The Hour of Code can take on many forms! You can stop everything and have the entire school or entire grade level participate in coding activities for one hour. Students can participate in coding activities during their computer lab time. Students can participate in activities where they see the connections between Computer Science and Math, Science, and Language Arts. Students could even learn the history behind what we celebrate during Computer Science Education Week.

Where to begin!

The first place to start is with the below three websites:
www.hourofcode.org
www.CODE.org
https://csedweek.org/

These sites provide great resources for getting started on promoting the Hour of Code as well as a wealth of activities. Data USA can provide great talking points about Computer Science jobs, demographics, colleges, and much more. You can find that resource here.

Non-Tech Activities
The Hour of Code does not have to include the Internet or a device! There are several non-tech resources out there. You can find several at CODE.org and CSUNPLUGGED.ORG

​The non-tech activity, Color by Numbers, talks about pixels and has the students create drawings based on pixels. You can find this activity here.​ This is just one activity from CS Unplugged.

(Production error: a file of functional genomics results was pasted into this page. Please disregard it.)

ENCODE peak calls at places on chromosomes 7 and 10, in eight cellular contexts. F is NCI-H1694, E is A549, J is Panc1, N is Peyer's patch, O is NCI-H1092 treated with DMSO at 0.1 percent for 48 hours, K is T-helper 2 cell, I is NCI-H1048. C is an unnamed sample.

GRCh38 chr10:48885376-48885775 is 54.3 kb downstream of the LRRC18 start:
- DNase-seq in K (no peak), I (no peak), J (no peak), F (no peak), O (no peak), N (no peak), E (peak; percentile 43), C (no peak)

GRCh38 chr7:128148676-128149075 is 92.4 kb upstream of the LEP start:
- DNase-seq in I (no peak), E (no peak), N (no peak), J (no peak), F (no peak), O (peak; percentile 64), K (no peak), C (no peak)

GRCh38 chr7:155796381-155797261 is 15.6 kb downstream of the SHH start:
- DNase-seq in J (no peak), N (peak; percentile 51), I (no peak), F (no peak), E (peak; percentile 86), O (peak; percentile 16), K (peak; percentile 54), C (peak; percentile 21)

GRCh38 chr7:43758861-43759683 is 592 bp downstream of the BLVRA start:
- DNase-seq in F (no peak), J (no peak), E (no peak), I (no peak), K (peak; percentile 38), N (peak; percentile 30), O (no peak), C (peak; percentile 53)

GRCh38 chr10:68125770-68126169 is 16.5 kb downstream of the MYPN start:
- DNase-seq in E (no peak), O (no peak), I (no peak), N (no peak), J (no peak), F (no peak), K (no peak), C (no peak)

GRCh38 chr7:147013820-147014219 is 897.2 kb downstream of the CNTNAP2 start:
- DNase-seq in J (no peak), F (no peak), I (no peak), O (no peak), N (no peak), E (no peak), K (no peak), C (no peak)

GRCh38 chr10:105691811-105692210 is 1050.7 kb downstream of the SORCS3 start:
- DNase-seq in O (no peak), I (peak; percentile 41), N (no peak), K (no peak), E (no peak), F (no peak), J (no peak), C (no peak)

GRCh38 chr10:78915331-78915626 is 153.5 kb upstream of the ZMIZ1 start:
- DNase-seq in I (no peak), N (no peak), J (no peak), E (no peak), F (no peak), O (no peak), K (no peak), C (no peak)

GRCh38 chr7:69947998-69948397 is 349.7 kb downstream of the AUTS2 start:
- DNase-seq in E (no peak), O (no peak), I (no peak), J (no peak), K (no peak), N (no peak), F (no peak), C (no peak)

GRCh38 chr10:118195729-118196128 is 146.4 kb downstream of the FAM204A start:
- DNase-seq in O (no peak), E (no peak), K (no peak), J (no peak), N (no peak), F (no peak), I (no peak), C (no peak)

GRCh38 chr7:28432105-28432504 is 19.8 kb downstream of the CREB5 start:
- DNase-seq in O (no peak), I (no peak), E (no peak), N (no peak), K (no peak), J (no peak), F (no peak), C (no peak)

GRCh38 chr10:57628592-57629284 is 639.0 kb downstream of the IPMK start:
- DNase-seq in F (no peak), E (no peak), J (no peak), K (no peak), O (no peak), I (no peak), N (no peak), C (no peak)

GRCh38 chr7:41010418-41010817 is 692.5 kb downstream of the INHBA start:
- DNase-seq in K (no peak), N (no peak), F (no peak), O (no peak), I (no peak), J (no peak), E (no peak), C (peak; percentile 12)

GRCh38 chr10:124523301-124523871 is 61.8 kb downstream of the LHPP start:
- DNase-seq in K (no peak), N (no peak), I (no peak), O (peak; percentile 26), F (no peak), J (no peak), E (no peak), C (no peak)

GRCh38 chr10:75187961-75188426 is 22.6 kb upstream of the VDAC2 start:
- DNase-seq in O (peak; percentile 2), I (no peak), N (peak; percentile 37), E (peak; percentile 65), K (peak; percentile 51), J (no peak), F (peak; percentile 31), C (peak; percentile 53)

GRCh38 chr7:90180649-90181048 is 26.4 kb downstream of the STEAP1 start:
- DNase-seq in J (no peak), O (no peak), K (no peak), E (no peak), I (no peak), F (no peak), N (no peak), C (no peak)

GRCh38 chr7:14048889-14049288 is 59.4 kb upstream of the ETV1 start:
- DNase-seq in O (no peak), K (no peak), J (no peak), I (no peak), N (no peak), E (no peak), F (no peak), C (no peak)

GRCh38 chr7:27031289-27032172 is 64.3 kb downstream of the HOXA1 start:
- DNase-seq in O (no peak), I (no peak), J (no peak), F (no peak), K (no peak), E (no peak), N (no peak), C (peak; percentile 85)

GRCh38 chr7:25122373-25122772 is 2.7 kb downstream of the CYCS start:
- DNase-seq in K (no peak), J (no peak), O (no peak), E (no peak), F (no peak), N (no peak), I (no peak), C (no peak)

Devices and Apps

​There are several devices out there that help get the students excited about coding. These include Dash and Dot, Sphero, and Makey-Makey. If you have one in your classroom or school, check out their websites to find more resources and/or ideas for incorporating these into your Hour of Code activities.

Another great resource is iPad apps. These are just a few:
Hopscotch
Daisy the Dinosaur
Lightbot: Code Hour
Scratch Jr.

​Don't forget the experts in your building! Your computer lab managers, PLTW teachers, and CS teachers.​ Ask them how you can incorporate coding into your classroom.

The goal of Hour of Code is to ignite a passion for Computer Science in our students! You may have a future Steve Jobs or Grace Hopper in your classroom.

What will the Hour of Code look like in your classroom this year? Share your resources and ideas with us!

Thursday, October 12, 2017

The Math Learning Center - An Interactive Resource for the Classroom

I saw a tweet a few days ago on Twitter I should have taken a screenshot of! The tweet talked about how worksheets should be used as a form of punishment.  I love that!

The tweet reminded me of a math resource I have shared with teachers in the past - The Math Learning Center.

The Math Learning Center has 10 interactive math apps students can explore on the computer or iPad. The interactive math apps include:
- Fractions
- Geoboard
- Math Vocabulary
- Money Pieces
- Number Frames
- Number Line
- Number Pieces
- Number Pieces Basic
- Number Rack
- Pattern Shapes